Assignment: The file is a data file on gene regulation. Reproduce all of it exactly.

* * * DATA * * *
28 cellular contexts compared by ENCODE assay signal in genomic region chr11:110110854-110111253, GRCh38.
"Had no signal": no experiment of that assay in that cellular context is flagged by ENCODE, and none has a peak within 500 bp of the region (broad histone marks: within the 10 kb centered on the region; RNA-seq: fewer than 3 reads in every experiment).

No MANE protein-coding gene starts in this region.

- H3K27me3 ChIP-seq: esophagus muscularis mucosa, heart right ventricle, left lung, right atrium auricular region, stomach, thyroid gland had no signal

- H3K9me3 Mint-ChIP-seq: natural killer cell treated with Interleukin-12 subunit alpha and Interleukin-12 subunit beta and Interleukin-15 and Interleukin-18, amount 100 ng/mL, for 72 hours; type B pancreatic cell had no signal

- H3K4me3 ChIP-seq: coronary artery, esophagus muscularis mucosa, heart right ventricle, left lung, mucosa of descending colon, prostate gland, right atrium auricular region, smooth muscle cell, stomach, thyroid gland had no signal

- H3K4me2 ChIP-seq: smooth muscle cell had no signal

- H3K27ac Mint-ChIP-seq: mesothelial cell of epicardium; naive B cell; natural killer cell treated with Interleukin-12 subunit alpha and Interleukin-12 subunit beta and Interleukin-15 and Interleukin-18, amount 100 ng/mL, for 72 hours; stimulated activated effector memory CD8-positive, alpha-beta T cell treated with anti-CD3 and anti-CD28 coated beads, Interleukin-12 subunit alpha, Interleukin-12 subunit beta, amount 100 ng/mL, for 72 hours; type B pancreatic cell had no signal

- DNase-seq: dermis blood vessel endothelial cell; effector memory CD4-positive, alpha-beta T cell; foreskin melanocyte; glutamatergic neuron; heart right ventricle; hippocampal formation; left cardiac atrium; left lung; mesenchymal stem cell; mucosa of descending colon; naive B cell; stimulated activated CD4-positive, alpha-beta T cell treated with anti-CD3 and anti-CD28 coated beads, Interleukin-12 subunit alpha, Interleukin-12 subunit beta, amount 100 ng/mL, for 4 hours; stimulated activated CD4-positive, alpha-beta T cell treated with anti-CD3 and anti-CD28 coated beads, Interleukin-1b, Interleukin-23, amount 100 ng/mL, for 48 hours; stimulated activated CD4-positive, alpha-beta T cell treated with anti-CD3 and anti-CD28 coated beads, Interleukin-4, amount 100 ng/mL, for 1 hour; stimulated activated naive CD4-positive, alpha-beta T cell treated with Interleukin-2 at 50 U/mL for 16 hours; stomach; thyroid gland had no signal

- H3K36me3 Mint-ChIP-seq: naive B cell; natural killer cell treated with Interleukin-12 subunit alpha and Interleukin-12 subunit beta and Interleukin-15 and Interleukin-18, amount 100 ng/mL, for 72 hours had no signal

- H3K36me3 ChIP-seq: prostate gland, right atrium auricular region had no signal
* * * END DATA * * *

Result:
28 cellular contexts compared by ENCODE assay signal in genomic region chr11:110110854-110111253, GRCh38.
"Had no signal": no experiment of that assay in that cellular context is flagged by ENCODE, and none has a peak within 500 bp of the region (broad histone marks: within the 10 kb centered on the region; RNA-seq: fewer than 3 reads in every experiment).

No MANE protein-coding gene starts in this region.

- H3K27me3 ChIP-seq: esophagus muscularis mucosa, heart right ventricle, left lung, right atrium auricular region, stomach, thyroid gland had no signal

- H3K9me3 Mint-ChIP-seq: natural killer cell treated with Interleukin-12 subunit alpha and Interleukin-12 subunit beta and Interleukin-15 and Interleukin-18, amount 100 ng/mL, for 72 hours; type B pancreatic cell had no signal

- H3K4me3 ChIP-seq: coronary artery, esophagus muscularis mucosa, heart right ventricle, left lung, mucosa of descending colon, prostate gland, right atrium auricular region, smooth muscle cell, stomach, thyroid gland had no signal

- H3K4me2 ChIP-seq: smooth muscle cell had no signal

- H3K27ac Mint-ChIP-seq: mesothelial cell of epicardium; naive B cell; natural killer cell treated with Interleukin-12 subunit alpha and Interleukin-12 subunit beta and Interleukin-15 and Interleukin-18, amount 100 ng/mL, for 72 hours; stimulated activated effector memory CD8-positive, alpha-beta T cell treated with anti-CD3 and anti-CD28 coated beads, Interleukin-12 subunit alpha, Interleukin-12 subunit beta, amount 100 ng/mL, for 72 hours; type B pancreatic cell had no signal

- DNase-seq: dermis blood vessel endothelial cell; effector memory CD4-positive, alpha-beta T cell; foreskin melanocyte; glutamatergic neuron; heart right ventricle; hippocampal formation; left cardiac atrium; left lung; mesenchymal stem cell; mucosa of descending colon; naive B cell; stimulated activated CD4-positive, alpha-beta T cell treated with anti-CD3 and anti-CD28 coated beads, Interleukin-12 subunit alpha, Interleukin-12 subunit beta, amount 100 ng/mL, for 4 hours; stimulated activated CD4-positive, alpha-beta T cell treated with anti-CD3 and anti-CD28 coated beads, Interleukin-1b, Interleukin-23, amount 100 ng/mL, for 48 hours; stimulated activated CD4-positive, alpha-beta T cell treated with anti-CD3 and anti-CD28 coated beads, Interleukin-4, amount 100 ng/mL, for 1 hour; stimulated activated naive CD4-positive, alpha-beta T cell treated with Interleukin-2 at 50 U/mL for 16 hours; stomach; thyroid gland had no signal

- H3K36me3 Mint-ChIP-seq: naive B cell; natural killer cell treated with Interleukin-12 subunit alpha and Interleukin-12 subunit beta and Interleukin-15 and Interleukin-18, amount 100 ng/mL, for 72 hours had no signal

- H3K36me3 ChIP-seq: prostate gland, right atrium auricular region had no signal